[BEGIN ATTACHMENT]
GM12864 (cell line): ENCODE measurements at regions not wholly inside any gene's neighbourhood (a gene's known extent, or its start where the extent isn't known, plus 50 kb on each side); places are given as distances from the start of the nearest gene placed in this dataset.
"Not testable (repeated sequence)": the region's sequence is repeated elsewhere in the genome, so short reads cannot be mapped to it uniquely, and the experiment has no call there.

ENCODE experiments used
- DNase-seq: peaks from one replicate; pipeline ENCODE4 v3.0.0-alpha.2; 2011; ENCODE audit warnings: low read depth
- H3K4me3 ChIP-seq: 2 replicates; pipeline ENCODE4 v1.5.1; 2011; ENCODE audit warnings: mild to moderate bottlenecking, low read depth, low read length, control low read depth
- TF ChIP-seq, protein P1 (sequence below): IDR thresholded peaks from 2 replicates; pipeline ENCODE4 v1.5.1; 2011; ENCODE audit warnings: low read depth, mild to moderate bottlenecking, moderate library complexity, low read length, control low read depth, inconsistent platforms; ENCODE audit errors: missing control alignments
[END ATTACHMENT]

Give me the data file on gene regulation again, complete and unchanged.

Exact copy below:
GM12864 (cell line): ENCODE measurements at regions not wholly inside any gene's neighbourhood (a gene's known extent, or its start where the extent isn't known, plus 50 kb on each side); places are given as distances from the start of the nearest gene placed in this dataset.
"Not testable (repeated sequence)": the region's sequence is repeated elsewhere in the genome, so short reads cannot be mapped to it uniquely, and the experiment has no call there.

ENCODE experiments used
- DNase-seq: peaks from one replicate; pipeline ENCODE4 v3.0.0-alpha.2; 2011; ENCODE audit warnings: low read depth
- H3K4me3 ChIP-seq: 2 replicates; pipeline ENCODE4 v1.5.1; 2011; ENCODE audit warnings: mild to moderate bottlenecking, low read depth, low read length, control low read depth
- TF ChIP-seq, protein P1 (sequence below): IDR thresholded peaks from 2 replicates; pipeline ENCODE4 v1.5.1; 2011; ENCODE audit warnings: low read depth, mild to moderate bottlenecking, moderate library complexity, low read length, control low read depth, inconsistent platforms; ENCODE audit errors: missing control alignments